There comes a time in a child’s life when they’re invited to hang with the big kids and it changes everything. These early encounters with teenagers can be intimidating and even frightening if the kid isn’t ready, introducing dangerous aspects of life that come with expanded freedom. For me, this was a teenage sleepover at a neighbor’s house when I was in the fifth grade, accompanied by my sisters in high school. The thrill of staying up late and saying curse words was snuffed out during a VHS viewing of Scream, which scared me so much I would get chills every time I walked past the front door at night, sprinting up the stairs to my bedroom. Being with older kids showed me things I wasn’t comfortable with and tested my limits, and Gus goes through a similar experience with the Animal Army in “Secret Sauce.”
This is the first episode that doesn’t begin with the introduction of a new character, instead showing last episode’s Animal Army ambush from the angle of the attackers. Before, we were still in Gus’s point of view, hearing the carnage but not seeing the vicious details. The cold open switches the perspective over to Bear, who leads her team in taking out the Last Men with their knives and crossbows. I don’t fully buy Stefania LaVie Owen as a ruthless killer, and I would have liked to see more of Bear in action before meeting Gus, who triggers empathy in her because of what he represents. Bear is a smart leader in that she looks at how circumstances change and makes informed decisions; she sees that Gus isn’t like any of the other hybrids, and the fact that he can communicate his needs means that they must take them into consideration.
Owen plays Bear’s compassion very heavily, and while it makes Bear more appealing to Gus, it takes away some of the character’s edge. That would make her feel like more of a threat to Jeppard as well as a more authoritative leader. Owen looks a lot like environmental activist Greta Thunberg, and I don’t think that’s a coincidence given Bear’s extreme environmentalist view of the virus and the hybrids. Like Pubba, she believes that the virus was nature’s way of punishing humans for destroying the planet with their selfish needs. Nature started to heal with the creation of hybrids who can live without taking and keep the world alive.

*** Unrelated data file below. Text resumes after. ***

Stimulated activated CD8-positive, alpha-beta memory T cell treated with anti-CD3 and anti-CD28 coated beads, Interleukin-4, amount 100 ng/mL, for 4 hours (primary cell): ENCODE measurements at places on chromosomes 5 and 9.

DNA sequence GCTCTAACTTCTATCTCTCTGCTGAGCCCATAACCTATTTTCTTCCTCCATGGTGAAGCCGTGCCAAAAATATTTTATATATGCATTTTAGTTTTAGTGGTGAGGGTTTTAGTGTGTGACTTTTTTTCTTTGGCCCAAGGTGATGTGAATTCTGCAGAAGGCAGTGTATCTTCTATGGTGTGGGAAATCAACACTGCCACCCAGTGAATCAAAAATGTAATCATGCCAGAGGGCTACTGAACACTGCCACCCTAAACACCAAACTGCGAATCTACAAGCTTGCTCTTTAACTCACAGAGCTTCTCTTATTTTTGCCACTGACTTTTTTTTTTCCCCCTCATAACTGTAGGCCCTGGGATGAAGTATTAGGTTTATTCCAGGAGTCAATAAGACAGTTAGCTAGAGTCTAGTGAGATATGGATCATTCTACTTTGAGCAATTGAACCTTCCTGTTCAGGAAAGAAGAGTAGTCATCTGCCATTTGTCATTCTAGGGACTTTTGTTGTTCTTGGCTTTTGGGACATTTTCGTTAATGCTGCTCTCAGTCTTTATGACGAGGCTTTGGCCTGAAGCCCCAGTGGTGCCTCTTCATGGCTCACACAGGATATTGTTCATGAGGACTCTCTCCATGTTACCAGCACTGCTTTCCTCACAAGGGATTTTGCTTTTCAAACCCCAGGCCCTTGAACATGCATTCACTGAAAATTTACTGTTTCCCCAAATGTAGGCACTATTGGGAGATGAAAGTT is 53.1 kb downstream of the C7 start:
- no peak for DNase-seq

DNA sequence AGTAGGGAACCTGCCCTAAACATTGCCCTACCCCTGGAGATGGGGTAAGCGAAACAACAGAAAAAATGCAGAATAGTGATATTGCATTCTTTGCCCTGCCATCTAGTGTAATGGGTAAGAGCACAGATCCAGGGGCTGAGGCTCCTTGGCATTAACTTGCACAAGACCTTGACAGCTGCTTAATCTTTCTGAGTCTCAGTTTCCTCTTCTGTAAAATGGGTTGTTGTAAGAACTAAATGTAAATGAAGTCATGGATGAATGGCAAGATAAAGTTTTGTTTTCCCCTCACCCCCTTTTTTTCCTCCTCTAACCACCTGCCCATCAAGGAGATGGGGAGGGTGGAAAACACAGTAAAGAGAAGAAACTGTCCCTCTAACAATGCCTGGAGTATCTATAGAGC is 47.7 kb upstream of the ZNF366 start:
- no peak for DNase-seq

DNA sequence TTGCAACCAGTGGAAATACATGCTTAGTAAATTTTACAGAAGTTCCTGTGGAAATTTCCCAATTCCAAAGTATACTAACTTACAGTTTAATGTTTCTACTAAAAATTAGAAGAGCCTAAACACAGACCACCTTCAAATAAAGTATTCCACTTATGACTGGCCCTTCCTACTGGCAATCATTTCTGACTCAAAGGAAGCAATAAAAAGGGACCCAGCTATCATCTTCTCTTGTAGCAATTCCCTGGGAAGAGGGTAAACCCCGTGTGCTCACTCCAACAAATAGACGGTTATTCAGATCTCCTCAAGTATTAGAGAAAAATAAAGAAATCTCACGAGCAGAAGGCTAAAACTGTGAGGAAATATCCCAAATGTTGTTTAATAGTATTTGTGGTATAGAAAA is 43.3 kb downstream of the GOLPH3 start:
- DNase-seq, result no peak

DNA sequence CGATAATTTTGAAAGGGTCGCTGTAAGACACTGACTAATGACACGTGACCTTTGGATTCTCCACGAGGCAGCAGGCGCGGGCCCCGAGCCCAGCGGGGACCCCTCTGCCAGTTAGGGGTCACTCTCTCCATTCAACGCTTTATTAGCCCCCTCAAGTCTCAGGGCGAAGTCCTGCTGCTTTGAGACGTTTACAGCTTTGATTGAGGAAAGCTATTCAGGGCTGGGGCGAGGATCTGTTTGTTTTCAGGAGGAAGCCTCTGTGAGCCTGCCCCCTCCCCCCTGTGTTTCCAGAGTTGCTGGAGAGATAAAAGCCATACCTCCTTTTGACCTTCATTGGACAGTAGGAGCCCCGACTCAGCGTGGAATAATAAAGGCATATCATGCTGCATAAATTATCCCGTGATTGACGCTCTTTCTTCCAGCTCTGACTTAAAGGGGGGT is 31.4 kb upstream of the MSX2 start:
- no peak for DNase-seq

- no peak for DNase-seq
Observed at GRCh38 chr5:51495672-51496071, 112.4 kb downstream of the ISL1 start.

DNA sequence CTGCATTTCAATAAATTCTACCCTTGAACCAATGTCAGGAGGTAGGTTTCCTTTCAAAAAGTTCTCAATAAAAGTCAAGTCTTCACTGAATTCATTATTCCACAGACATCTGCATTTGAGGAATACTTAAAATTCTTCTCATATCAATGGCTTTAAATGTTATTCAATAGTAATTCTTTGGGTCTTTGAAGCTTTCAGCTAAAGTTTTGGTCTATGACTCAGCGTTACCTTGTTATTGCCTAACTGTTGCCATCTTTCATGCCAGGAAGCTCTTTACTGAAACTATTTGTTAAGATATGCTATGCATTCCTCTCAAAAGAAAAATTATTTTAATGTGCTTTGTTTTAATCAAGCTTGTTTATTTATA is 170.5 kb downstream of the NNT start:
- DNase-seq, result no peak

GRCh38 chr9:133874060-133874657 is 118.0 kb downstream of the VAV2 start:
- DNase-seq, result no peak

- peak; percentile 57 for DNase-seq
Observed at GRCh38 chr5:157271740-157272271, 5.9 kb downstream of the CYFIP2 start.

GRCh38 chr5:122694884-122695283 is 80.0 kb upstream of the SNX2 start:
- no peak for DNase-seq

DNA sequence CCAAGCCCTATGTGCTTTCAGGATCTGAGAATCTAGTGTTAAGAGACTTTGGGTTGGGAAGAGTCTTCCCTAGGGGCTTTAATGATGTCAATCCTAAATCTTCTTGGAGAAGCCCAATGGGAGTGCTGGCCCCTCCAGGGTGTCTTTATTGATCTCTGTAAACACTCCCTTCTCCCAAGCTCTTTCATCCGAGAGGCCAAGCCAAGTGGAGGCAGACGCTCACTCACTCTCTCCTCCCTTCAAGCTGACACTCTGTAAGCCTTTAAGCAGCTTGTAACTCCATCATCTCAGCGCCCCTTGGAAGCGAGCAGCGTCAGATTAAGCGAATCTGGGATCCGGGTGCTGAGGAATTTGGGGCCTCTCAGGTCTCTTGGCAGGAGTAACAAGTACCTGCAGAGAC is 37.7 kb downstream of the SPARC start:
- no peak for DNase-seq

The world of the Animal Army is sensory overload for Gus in the best way possible. He’s never seen an amusement park. He’s never seen a computer. He’s never eaten sour gummies, which “taste like lightning.” The neon lighting and industrial architecture give their base a nightclub vibe, and the color palette distinguishes this location from the other settings and gives it a more youthful atmosphere. Gus is treated like a king by these teenagers, but there’s a dark side to this Lost Boys fantasy: They really want to kill Jepperd, and a significant number of them don’t care how Gus feels about him.
We see Jepperd at his most vulnerable in this episode, tied up and forced to share the details of a past he’s not proud of, and it brings out a new side of Nonso Anozie’s performance. There’s a lot more remorse and regret, and you can see that spending time with Gus is making Jepperd more sensitive to the pain he’s caused in the past by siding with the Last Men. Despite her hatred of the Last Men who killed her family, Bear shows mercy to Jepperd, which ends up setting off a mutiny when she decides not to execute him. A rival faction of the Animal Army wants to see Jepperd dead, and the only thing that stops it from happening is Gus, who steps in front of a raging tiger and makes it back down. The two of them escape in the chaos.
This episode’s domestic anchor comes via Aimee, whose connection to the larger story becomes very clear as we catch up with her and the hybrid child she found years ago: Wendy (Naledi Murray). They have their own version of the Pubba–Gus dynamic, living in their isolated haven in the Essex County Zoo and venturing out only when they need to make shopping trips. It’s during one of these shopping trips that Aimee sees a cigarette, and they’re able to hide fast enough to avoid one of the Last Men now patrolling the streets for hybrids.